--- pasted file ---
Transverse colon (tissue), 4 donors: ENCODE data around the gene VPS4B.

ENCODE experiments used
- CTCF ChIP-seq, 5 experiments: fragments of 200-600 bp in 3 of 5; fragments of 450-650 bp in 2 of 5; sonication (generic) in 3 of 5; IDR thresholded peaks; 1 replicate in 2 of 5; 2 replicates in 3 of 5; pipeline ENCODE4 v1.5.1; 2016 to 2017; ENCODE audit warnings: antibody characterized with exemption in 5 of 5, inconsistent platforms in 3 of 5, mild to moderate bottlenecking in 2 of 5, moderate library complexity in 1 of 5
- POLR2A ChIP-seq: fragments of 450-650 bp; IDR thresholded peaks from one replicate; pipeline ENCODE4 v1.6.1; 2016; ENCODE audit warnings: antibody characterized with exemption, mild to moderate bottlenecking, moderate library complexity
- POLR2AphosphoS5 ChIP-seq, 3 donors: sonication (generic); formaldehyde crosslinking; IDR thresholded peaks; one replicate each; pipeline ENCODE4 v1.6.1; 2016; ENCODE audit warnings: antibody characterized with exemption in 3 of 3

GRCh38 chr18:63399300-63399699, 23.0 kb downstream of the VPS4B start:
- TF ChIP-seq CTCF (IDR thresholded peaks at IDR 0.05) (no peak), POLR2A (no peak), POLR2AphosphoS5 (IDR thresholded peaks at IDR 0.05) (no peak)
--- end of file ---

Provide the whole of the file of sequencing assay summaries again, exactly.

Transverse colon (tissue), 4 donors: ENCODE data around the gene VPS4B.

ENCODE experiments used
- CTCF ChIP-seq, 5 experiments: fragments of 200-600 bp in 3 of 5; fragments of 450-650 bp in 2 of 5; sonication (generic) in 3 of 5; IDR thresholded peaks; 1 replicate in 2 of 5; 2 replicates in 3 of 5; pipeline ENCODE4 v1.5.1; 2016 to 2017; ENCODE audit warnings: antibody characterized with exemption in 5 of 5, inconsistent platforms in 3 of 5, mild to moderate bottlenecking in 2 of 5, moderate library complexity in 1 of 5
- POLR2A ChIP-seq: fragments of 450-650 bp; IDR thresholded peaks from one replicate; pipeline ENCODE4 v1.6.1; 2016; ENCODE audit warnings: antibody characterized with exemption, mild to moderate bottlenecking, moderate library complexity
- POLR2AphosphoS5 ChIP-seq, 3 donors: sonication (generic); formaldehyde crosslinking; IDR thresholded peaks; one replicate each; pipeline ENCODE4 v1.6.1; 2016; ENCODE audit warnings: antibody characterized with exemption in 3 of 3

GRCh38 chr18:63399300-63399699, 23.0 kb downstream of the VPS4B start:
- TF ChIP-seq CTCF (IDR thresholded peaks at IDR 0.05) (no peak), POLR2A (no peak), POLR2AphosphoS5 (IDR thresholded peaks at IDR 0.05) (no peak)